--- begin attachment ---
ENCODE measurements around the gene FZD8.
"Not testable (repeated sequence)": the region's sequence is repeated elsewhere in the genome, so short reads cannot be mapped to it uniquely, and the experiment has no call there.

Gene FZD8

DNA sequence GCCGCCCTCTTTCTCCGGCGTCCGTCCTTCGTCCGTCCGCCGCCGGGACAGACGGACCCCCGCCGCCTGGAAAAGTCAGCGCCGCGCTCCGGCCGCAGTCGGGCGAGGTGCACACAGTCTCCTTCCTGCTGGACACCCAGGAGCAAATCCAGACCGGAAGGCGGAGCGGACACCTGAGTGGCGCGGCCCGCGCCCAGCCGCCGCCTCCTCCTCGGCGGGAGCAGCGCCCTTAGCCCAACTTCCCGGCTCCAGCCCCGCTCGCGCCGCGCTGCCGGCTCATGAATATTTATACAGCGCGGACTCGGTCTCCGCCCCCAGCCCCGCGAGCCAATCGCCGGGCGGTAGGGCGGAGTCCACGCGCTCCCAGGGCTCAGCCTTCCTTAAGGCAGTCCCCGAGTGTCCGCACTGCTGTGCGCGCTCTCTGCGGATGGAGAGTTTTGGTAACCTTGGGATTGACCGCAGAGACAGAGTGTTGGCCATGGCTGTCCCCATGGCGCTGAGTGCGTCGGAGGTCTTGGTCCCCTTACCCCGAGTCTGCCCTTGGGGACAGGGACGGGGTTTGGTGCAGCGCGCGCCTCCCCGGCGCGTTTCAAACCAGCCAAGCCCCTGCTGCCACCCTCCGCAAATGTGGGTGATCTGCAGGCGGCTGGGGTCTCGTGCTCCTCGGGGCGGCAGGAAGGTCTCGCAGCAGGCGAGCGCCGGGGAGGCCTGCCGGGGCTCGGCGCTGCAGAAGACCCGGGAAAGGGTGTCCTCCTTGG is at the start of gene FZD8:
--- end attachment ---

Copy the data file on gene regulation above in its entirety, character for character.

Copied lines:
ENCODE measurements around the gene FZD8.
"Not testable (repeated sequence)": the region's sequence is repeated elsewhere in the genome, so short reads cannot be mapped to it uniquely, and the experiment has no call there.

Gene FZD8

DNA sequence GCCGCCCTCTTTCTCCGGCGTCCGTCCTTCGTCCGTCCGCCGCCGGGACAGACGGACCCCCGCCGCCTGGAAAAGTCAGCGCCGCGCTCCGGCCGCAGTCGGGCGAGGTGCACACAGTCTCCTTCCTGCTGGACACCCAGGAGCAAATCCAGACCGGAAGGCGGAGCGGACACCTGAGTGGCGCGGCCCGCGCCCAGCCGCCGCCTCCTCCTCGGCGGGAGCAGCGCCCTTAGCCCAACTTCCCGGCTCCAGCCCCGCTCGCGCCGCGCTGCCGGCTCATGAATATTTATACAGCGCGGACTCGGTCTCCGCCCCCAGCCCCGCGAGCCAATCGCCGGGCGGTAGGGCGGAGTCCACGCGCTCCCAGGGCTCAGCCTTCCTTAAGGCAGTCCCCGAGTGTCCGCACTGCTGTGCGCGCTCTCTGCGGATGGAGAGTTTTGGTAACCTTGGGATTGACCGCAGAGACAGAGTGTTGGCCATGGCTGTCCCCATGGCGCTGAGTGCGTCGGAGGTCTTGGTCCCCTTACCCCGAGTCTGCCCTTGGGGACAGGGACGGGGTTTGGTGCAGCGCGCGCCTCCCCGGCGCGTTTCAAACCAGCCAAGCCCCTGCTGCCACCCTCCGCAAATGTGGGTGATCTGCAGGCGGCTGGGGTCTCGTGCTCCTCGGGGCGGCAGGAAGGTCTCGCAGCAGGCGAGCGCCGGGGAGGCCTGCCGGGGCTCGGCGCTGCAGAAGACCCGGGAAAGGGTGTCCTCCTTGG is at the start of gene FZD8: